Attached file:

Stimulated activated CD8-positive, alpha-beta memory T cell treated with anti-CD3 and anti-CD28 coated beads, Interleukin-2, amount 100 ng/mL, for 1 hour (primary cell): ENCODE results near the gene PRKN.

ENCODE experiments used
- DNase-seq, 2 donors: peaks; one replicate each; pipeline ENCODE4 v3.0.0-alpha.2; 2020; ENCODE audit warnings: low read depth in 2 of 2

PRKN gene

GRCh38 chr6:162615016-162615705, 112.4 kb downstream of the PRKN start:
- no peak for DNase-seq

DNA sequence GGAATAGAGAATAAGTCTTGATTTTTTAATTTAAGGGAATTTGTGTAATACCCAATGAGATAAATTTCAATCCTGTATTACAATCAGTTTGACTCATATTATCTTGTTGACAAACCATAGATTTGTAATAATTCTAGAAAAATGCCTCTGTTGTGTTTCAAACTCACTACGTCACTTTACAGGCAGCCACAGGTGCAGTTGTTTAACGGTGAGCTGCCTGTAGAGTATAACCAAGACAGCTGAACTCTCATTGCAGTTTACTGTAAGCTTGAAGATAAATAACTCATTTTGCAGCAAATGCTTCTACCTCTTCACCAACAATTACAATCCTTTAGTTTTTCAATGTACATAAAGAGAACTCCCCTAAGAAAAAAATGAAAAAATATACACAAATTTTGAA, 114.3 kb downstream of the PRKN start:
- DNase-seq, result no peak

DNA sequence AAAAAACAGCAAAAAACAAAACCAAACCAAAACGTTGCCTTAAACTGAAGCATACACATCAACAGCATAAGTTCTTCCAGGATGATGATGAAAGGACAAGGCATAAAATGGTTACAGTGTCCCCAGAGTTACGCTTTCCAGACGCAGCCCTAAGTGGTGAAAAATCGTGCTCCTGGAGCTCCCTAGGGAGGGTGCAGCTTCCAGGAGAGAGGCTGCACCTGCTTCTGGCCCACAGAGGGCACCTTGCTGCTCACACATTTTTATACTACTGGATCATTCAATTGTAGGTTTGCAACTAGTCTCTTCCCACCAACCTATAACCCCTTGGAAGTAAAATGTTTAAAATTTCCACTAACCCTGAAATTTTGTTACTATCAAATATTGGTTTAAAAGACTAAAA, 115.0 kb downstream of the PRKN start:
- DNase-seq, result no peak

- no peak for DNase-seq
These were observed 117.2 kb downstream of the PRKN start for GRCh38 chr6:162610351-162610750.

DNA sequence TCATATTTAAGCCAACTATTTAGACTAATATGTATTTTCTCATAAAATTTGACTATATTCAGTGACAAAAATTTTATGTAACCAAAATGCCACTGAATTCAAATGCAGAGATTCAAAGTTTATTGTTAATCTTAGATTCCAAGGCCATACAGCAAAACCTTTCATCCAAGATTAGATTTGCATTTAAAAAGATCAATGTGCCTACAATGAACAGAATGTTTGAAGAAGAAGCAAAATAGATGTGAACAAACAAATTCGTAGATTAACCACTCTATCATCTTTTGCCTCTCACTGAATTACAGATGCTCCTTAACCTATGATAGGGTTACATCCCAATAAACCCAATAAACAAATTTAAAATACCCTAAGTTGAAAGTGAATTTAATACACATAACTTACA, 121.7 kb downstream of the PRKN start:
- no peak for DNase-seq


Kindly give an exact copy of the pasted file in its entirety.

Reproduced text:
Stimulated activated CD8-positive, alpha-beta memory T cell treated with anti-CD3 and anti-CD28 coated beads, Interleukin-2, amount 100 ng/mL, for 1 hour (primary cell): ENCODE results near the gene PRKN.

ENCODE experiments used
- DNase-seq, 2 donors: peaks; one replicate each; pipeline ENCODE4 v3.0.0-alpha.2; 2020; ENCODE audit warnings: low read depth in 2 of 2

PRKN gene

GRCh38 chr6:162615016-162615705, 112.4 kb downstream of the PRKN start:
- no peak for DNase-seq

DNA sequence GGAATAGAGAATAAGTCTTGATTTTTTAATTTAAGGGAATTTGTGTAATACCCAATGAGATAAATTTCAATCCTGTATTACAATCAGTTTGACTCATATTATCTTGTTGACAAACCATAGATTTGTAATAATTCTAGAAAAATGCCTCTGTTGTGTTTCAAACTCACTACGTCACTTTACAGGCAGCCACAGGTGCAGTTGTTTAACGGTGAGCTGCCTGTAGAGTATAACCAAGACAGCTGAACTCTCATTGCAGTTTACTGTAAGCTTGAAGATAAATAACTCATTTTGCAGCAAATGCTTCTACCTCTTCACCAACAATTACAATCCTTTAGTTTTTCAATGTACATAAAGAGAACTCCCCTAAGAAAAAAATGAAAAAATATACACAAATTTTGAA, 114.3 kb downstream of the PRKN start:
- DNase-seq, result no peak

DNA sequence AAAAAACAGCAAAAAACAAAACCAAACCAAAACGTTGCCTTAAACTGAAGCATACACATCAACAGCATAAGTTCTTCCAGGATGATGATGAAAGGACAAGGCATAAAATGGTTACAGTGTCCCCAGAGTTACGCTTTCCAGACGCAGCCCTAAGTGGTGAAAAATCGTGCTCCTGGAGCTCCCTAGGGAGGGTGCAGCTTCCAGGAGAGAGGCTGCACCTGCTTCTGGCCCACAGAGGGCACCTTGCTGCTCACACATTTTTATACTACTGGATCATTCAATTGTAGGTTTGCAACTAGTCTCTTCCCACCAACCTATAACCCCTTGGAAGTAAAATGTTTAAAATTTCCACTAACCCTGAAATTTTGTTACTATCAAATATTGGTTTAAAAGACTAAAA, 115.0 kb downstream of the PRKN start:
- DNase-seq, result no peak

- no peak for DNase-seq
These were observed 117.2 kb downstream of the PRKN start for GRCh38 chr6:162610351-162610750.

DNA sequence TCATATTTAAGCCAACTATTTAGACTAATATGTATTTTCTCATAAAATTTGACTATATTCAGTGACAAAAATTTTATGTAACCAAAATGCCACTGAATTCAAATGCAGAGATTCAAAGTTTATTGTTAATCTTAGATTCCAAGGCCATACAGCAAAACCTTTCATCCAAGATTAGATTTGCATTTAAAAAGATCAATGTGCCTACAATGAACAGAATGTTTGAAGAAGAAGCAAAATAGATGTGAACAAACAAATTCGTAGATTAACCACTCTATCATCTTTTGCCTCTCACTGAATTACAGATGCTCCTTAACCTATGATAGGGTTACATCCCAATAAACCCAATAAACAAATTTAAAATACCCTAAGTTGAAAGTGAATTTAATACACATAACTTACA, 121.7 kb downstream of the PRKN start:
- no peak for DNase-seq